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Hillary Clinton wants Georgia to develop to reunite

By Mzia Kupunia
Tuesday, July 6
Its recognition of Abkhazia and South Ossetia as independent states does not exempt Russia from meeting its August 12 ceasefire agreement commitments, US Secretary of State Hillary Clinton said at a joint press conference in Tbilisi after meeting Georgian President Mikheil Saakashvili.

Clinton was paying a one-day visit to Georgia as part of her South Caucasus trip. She reiterated the US administration’s support of Georgia’s sovereignty and territorial integrity, saying that at the meeting with Russian President Dmitry Medvedev in Washington on June 24 the US administration reminded Russia to meet its commitments under the ceasefire agreement signed by the Georgian and Russian Presidents.

President Saakashvili thanked the US Secretary of State for her support for Georgia. “We say that we are an independent country, but this is due to the solidarity of the US nation, because we have tight partnership relations with the US and receive support from President Obama and the Secretary of State. US support for Georgia has always been crucial, as it has helped us develop democratic processes and make our experiments successful,” Saakashvili noted. He stressed the “common values” of the Georgian and American nations. “The Georgian Government's work is based on US values,” the President said.

Earlier on Monday the US Secretary of State met Georgian women's group leaders. Georgia has the potential to become a “beacon of democracy”, Hilary Clinton said at the meeting at the National Library. She said “big steps” have been made since the Rose Revolution. Clinton said Georgia could create a “golden age in the 21st century.” The Secretary of State reiterated US support for Georgia, saying that the United States will carry on helping to develop democracy and rule of law in Georgia. Speaking at the meeting Hilary Clinton said however that there are problems still to be solved and recommended tackling them.

The US was “shocked” by the occupation of Georgia, the Secretary of State said at the meeting with women's leaders. The US will never “accept” it, she noted, adding however that the problem is not “easy to solve”. Clinton expressed US support for the Geneva talks format. “We are openly telling Russia what we have to say about Georgia,” the Secretary of State said.

Georgia will be able to reunite through strengthening its democracy and economy, Clinton noted. The more democratic and economically strong the country is, the bigger the chance will be to unite the country, she said, adding that Abkhazian and South Ossetian residents would rather live in a united Georgia in these circumstances. She called on organisations working on IDP and conflicts issues to connect with the people living in Abkhazia and South Ossetia through social networks.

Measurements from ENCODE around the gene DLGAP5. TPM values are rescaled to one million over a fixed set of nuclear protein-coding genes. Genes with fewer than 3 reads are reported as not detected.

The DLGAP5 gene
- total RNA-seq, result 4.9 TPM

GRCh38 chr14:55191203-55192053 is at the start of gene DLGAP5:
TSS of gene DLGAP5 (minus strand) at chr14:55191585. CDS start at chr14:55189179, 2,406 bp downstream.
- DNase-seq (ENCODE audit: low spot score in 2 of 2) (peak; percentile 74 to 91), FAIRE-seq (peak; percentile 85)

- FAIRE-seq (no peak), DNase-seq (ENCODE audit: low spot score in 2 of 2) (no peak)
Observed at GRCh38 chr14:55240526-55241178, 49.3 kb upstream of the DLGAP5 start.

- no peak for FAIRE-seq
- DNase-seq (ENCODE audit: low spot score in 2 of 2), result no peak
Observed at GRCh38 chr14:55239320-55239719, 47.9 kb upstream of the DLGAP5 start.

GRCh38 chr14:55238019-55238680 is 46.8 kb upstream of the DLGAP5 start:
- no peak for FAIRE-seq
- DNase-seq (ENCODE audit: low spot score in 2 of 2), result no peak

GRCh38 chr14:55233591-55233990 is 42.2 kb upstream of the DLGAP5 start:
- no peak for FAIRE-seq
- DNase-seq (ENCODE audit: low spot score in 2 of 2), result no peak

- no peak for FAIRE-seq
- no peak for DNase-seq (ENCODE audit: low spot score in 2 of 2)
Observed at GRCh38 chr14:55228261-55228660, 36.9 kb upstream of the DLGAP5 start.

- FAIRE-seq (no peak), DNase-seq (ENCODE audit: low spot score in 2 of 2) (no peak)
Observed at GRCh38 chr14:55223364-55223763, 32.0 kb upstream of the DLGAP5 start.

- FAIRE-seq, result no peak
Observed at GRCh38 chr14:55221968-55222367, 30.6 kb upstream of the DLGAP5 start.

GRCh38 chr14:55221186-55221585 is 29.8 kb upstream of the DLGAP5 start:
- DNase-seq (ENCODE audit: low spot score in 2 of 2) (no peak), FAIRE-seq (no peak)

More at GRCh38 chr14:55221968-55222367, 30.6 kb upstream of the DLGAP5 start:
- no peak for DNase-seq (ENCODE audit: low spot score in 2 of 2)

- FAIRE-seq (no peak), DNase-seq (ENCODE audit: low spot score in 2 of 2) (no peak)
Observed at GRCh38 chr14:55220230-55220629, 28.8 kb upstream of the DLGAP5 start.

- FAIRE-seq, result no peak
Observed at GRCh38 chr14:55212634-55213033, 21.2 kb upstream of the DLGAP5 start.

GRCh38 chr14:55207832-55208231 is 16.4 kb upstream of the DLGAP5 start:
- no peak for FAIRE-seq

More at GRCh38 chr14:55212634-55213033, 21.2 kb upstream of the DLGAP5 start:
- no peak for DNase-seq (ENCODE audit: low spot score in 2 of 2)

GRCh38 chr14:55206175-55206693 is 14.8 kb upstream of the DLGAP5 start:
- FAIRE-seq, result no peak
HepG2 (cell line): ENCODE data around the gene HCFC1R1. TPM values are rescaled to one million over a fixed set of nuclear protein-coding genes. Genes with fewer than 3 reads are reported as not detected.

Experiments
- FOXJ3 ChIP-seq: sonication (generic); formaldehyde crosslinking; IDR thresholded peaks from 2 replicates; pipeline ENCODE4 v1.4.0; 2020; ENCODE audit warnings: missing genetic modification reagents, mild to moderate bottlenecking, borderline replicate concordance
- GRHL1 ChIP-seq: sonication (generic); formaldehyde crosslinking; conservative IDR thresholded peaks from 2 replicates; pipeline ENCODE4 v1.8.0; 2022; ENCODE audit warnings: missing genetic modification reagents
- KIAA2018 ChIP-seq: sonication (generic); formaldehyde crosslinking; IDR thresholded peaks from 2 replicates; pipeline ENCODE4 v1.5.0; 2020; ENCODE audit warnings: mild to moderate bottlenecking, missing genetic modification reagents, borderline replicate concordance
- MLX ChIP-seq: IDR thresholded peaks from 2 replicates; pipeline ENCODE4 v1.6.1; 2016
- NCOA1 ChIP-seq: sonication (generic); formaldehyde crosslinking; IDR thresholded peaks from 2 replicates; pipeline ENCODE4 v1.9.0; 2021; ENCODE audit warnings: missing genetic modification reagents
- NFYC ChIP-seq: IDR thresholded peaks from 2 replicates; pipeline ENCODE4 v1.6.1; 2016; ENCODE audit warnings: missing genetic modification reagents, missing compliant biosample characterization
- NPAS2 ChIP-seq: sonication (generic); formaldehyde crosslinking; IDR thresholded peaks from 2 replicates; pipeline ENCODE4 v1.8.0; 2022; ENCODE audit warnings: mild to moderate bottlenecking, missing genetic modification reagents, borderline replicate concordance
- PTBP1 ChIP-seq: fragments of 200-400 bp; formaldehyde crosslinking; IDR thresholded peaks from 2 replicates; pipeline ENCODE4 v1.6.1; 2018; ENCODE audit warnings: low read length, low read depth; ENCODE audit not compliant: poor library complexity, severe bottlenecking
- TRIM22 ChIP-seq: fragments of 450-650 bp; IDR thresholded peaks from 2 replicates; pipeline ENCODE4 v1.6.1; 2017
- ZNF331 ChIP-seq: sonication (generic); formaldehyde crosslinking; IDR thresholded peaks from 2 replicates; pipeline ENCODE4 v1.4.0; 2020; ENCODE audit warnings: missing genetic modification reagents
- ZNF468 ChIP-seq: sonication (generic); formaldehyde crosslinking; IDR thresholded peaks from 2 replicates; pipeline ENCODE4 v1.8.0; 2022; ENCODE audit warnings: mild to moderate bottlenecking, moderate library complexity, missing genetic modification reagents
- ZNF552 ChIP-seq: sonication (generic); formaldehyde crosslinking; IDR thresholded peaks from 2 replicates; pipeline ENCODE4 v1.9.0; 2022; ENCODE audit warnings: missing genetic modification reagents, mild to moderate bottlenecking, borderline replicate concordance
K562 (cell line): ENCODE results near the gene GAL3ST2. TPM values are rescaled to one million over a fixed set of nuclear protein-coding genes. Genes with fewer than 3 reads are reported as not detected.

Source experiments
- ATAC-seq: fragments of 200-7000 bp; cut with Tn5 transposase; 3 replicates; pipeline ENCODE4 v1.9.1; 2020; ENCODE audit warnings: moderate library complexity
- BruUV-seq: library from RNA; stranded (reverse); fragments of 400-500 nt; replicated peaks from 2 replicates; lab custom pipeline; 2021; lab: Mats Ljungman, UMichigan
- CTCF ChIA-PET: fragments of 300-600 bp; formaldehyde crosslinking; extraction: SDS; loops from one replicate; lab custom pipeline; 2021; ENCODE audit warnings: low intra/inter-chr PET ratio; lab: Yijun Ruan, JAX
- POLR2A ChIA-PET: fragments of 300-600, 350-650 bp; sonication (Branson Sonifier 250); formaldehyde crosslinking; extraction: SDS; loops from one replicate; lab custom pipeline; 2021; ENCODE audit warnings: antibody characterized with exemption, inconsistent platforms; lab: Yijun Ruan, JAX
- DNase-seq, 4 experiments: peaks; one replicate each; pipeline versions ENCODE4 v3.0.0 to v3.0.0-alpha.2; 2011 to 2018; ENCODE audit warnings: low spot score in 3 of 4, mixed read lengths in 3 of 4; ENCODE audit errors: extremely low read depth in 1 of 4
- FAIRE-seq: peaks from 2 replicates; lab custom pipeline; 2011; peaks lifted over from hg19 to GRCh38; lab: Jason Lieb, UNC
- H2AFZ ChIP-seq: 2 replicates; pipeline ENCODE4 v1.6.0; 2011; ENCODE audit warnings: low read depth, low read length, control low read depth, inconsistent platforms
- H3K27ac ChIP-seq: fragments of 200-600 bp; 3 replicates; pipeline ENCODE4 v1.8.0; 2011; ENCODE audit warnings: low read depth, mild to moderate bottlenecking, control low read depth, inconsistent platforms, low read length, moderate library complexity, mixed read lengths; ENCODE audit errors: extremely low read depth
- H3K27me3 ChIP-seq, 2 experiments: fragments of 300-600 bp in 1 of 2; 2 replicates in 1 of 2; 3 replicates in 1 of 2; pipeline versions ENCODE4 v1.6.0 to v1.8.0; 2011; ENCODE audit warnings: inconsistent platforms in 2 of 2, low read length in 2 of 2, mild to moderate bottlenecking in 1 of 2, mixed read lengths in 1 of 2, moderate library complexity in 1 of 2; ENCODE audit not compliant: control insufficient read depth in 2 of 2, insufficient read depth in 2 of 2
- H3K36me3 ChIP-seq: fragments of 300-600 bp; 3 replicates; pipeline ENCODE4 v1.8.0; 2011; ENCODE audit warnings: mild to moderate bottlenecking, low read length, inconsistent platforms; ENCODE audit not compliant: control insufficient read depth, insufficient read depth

Clinton touched upon Georgian-Russian relations at the meeting, saying that Georgia can find common interests with Russia and at the same time build democracy in the country. “Georgian people have no grounds to turn away from the West,” Clinton stated, adding that Georgia can build a democracy and develop its economy whilst finding common interests with Moscow. Georgia has to move forward, she said. “You cannot move forward if you start looking back. I am not calling on you to forget the past and not use your past experience to avoid possible threats, but you should move forward,” Clinton noted.

When speaking about US-Georgia relations with women's leaders the Secretary of State said that the US will not sacrifice Georgia for improving US-Russia relations. The US administration wanted to improve relations with Russia and had made some progress in this, the Secretary of State said, adding that there are a lot of challenges the world is facing and a necessity to consolidate effort. “However we continue resisting Russia on the issues on which we disagree with them, including the issue of Georgia,” she stated.

Georgian officials assessed the visit of the Secretary of State as a “new stage” in Georgian-US partnership. “Many serious and important statements have been made in terms of Georgia, so it is logical that the partnership between Tbilisi and Washington advances to a new stage of specific action,” Georgian Parliament Speaker Davit Bakradze said at Monday’s bureau session.

The visit of Hillary Clinton to Tbilisi is a “special day” in the history of Georgia, MP from the ruling National Movement Rusudan Kervalishvili said. “This visit indicates support for the country and support for the way Georgia has passed when fighting for freedom. Hillary Clinton’s assessment that the country is occupied is a clear response to the feeling of fear that Georgia has become a secondary interest for the US due to the new relations between Washington and Moscow,” Kervalishvili noted.